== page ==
So I’m watching Julie and Julia (great movie about someone who blogged her way through the entire Mastering the Art of French Cooking, by the way, and this is from someone who’s worshiped Julia Child since her teen years and ACTUALLY RAN INTO HER–literally–in Boston. She said, “Hello, how are you?” and didn’t wait for a response.), and the lead character, (Amy Adams, who has been in three beloved movies and is rapidly becoming a favorite actress, which is weird because I normally don’t care for slightly whiny good-girl blonde types), is discussing the relationship between a blogger and her audience…

Hold it! The length of the parenthetical asides in that sentence greatly exceeds the actual content, so let’s make that readable:

So I’m watching Julie and Julia, and the lead character is discussing the relationship between a blogger and her audience…

I mean, it’s kinda sad when a writer can’t stay on topic for a SINGLE SENTENCE, for heaven’s sake. Uhm.. realizing I’m doing it AGAIN, I’ll get back to the point:

…the relationship between a blogger and her audience. “It’s like there’s this whole group of people who are sort of connected to me. Like, if I didn’t write, they would really be upset.”

I follow several blogs regularly, sometimes because I know and like the blogger, sometimes because I know and like their work. Most times, though, I follow a blog because the author is a skilled and entertaining writer whose skewed perspective puts him/her on my required reading list. I’m getting something I can’t get anywhere else, an almost-live and inside look at someone else’s life. What’s more, I’m getting it for free.

And yeah, like Amy Adams says, if those folks don’t post for awhile, it bugs me. I will even send a nudge to my favorites: “You don’t have to write War and Peace, for heaven’s sake. But….WRITE!!!”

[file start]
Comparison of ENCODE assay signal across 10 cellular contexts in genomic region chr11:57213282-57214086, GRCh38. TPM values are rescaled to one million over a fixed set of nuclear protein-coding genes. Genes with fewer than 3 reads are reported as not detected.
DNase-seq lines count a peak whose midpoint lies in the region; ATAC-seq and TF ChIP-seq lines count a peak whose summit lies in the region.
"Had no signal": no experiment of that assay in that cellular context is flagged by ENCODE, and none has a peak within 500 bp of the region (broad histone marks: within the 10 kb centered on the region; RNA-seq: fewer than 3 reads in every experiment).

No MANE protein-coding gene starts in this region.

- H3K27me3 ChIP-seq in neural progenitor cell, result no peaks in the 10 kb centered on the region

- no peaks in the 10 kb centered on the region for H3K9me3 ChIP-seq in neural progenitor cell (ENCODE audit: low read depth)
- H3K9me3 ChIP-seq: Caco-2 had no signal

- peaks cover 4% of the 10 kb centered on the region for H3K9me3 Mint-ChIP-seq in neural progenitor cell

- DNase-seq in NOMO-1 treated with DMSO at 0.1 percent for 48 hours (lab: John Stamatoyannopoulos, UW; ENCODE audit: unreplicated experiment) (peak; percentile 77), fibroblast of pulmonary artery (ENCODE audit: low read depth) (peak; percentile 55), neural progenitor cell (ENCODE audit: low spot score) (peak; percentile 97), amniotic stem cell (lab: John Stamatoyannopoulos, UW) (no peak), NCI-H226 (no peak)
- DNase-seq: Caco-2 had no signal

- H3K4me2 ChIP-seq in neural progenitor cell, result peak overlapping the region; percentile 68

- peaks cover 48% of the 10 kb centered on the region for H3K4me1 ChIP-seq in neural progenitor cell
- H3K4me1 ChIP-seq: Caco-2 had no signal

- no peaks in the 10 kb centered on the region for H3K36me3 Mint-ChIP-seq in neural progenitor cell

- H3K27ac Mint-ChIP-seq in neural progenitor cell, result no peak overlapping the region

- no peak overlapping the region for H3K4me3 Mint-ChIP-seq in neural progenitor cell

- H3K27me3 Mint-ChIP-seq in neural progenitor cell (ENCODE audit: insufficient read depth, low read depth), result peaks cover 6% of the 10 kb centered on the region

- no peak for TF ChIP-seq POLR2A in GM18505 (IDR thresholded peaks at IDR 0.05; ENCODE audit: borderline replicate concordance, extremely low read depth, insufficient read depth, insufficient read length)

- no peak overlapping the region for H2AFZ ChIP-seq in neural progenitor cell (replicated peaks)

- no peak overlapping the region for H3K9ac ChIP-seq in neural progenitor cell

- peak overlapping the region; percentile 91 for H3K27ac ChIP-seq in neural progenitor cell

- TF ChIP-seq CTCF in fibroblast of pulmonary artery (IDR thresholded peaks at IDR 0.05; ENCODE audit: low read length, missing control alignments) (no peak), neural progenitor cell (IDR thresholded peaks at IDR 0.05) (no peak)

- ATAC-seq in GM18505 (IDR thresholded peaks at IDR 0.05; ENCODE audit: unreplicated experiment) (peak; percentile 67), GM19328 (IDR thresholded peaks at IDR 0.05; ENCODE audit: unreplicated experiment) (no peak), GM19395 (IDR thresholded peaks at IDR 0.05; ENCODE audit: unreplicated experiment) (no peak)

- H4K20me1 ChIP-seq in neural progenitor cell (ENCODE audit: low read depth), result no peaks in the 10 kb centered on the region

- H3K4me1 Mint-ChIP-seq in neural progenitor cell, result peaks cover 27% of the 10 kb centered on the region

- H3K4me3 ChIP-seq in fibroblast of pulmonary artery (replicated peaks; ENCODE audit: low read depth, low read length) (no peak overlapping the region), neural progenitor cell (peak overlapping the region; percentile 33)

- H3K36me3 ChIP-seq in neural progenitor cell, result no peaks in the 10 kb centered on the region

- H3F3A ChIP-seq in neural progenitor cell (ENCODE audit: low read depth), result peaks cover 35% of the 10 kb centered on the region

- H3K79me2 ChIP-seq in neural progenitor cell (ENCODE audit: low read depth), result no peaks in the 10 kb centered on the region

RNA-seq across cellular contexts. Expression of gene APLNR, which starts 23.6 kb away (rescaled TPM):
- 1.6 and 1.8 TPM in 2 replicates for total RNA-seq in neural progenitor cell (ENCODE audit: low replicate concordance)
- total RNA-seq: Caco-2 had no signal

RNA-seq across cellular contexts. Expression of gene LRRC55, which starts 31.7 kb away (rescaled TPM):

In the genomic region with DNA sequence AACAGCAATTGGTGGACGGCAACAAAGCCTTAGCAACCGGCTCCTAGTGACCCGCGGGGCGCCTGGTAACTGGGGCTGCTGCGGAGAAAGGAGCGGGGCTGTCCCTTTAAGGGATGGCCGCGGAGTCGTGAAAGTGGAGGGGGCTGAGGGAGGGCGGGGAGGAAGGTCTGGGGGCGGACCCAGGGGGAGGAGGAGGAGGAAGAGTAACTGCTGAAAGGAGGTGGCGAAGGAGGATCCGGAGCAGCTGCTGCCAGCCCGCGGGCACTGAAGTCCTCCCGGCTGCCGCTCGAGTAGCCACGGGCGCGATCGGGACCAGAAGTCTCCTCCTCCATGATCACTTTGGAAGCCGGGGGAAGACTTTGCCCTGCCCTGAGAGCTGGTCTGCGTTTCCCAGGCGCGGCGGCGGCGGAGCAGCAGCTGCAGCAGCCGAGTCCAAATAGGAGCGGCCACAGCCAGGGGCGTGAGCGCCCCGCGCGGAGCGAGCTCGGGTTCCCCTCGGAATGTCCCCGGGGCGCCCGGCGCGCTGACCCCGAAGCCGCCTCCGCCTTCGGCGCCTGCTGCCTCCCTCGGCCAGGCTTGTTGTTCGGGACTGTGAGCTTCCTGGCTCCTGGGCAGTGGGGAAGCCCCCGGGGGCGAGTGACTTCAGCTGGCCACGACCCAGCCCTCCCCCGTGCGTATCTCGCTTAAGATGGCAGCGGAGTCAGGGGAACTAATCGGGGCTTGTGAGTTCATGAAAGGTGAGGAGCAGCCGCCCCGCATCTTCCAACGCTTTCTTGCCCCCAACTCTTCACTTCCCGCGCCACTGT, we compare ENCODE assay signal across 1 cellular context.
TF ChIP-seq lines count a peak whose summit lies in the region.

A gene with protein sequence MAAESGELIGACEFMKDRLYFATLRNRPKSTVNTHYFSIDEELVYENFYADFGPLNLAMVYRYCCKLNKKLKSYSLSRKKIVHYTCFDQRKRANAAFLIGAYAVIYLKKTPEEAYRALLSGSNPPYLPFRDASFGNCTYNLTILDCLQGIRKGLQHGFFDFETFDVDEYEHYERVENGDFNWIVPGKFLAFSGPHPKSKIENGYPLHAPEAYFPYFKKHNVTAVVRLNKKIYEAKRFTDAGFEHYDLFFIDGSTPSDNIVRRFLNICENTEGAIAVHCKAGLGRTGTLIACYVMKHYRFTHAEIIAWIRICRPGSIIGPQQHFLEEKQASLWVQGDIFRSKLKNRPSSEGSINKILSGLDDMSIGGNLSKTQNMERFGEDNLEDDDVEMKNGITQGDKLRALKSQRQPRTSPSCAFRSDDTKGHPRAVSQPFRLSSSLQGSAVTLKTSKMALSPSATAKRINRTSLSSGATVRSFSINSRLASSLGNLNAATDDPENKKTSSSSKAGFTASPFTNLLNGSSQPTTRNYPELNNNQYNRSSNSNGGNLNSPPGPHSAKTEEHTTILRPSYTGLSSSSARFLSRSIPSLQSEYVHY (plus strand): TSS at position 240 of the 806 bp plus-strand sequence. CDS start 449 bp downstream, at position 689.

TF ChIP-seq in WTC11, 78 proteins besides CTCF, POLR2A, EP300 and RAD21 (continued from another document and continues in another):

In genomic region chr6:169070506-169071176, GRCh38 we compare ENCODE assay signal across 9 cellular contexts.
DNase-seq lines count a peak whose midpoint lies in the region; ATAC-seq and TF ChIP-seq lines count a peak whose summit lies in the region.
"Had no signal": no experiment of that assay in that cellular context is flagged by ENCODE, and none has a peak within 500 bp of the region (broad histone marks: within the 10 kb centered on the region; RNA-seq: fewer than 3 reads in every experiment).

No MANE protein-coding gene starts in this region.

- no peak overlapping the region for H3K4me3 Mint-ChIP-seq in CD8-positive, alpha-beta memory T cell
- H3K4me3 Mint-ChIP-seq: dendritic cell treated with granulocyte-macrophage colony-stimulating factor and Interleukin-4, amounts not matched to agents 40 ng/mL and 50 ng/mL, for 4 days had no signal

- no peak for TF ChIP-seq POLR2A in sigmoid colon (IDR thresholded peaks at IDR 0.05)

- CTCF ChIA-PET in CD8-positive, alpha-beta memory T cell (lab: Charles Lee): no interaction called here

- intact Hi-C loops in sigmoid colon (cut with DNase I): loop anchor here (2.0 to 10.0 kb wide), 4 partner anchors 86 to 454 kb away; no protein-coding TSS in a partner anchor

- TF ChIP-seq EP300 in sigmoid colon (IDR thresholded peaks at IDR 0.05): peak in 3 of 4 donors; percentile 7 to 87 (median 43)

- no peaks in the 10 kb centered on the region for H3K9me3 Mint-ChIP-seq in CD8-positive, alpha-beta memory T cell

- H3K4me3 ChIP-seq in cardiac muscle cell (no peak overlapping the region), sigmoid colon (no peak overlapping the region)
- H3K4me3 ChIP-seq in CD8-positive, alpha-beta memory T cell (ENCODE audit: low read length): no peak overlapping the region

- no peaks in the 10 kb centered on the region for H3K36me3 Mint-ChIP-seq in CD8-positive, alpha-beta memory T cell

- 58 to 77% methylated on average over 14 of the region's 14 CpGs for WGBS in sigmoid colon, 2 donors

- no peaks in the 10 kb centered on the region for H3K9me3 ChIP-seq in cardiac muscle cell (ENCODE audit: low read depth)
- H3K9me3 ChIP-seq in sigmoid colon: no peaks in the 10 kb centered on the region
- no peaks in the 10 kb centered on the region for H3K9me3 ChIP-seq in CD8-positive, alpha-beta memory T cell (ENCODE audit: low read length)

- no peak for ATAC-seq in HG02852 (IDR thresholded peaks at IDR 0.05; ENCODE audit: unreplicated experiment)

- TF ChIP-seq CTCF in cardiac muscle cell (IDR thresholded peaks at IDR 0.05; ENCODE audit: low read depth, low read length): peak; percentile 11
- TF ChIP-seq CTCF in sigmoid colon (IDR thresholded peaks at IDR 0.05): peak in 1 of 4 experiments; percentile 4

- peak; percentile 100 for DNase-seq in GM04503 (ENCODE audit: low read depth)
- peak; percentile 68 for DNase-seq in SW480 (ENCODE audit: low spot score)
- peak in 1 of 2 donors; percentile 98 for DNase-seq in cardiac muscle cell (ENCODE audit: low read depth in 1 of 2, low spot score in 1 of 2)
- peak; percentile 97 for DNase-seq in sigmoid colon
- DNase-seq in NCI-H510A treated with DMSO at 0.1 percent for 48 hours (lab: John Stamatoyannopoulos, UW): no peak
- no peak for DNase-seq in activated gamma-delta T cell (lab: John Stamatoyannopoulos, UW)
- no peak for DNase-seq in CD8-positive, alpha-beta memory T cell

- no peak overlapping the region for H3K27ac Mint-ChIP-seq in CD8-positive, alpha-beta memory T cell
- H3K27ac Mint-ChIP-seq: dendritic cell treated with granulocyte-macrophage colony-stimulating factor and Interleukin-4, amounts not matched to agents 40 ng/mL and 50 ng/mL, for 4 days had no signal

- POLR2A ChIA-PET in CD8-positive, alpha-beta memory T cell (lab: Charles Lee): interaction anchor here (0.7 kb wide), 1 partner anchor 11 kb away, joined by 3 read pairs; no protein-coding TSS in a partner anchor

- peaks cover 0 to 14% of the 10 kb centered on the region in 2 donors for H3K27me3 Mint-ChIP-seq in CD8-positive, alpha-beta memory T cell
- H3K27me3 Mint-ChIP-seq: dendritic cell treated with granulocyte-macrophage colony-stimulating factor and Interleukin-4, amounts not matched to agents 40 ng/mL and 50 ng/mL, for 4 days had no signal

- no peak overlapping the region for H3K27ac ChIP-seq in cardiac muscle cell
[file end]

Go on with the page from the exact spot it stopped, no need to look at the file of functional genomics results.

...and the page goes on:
Why do I do that?

I’ve been pondering that question since getting an inordinate amount of primail from readers in the last month: “How come you’re talking SOOOO much about sculpting lately? When are you going to go back to talking about people?” I like it when you write about how you make your art glass. The other stuff, not so much.” “How come you’re not posting as much? It’s been five days since your last post. What’s up?” “I’ve been waiting for you to finish the studio garage article. I’m trying to redo my garage, too, and…” “Is something wrong? You used to have something for me EVERY day!”

Wow. Thank you.

I know why I blog: I’m a writer with an ego. I like it when people read (and comment) on my posts, whether they like them or not. Writing muscles wither if you don’t exercise them regularly; if you do, they get stronger and stronger. Nothing like a blog for regular exercise.

And this particular blog has a second intent: It’s journaling the becoming of an artist, whether that ever really happens. I probably go through more of my old posts than anyone else, looking for clues about how a project came together, researching new technical problems and reinspiring myself.

Is that why others do it? Dunno. I’m just glad they do. I wish they’d do more of it. Dammit. Would you guys just WRITE something?

By the way, while the Julie/Julia Project ended in 2004 and the author moved to a new blog on Blogspot, the blog in the movie is still there, a lonely little stepchild from a remarkably vivid writer. The last post announced the death of Julia Child, at 91.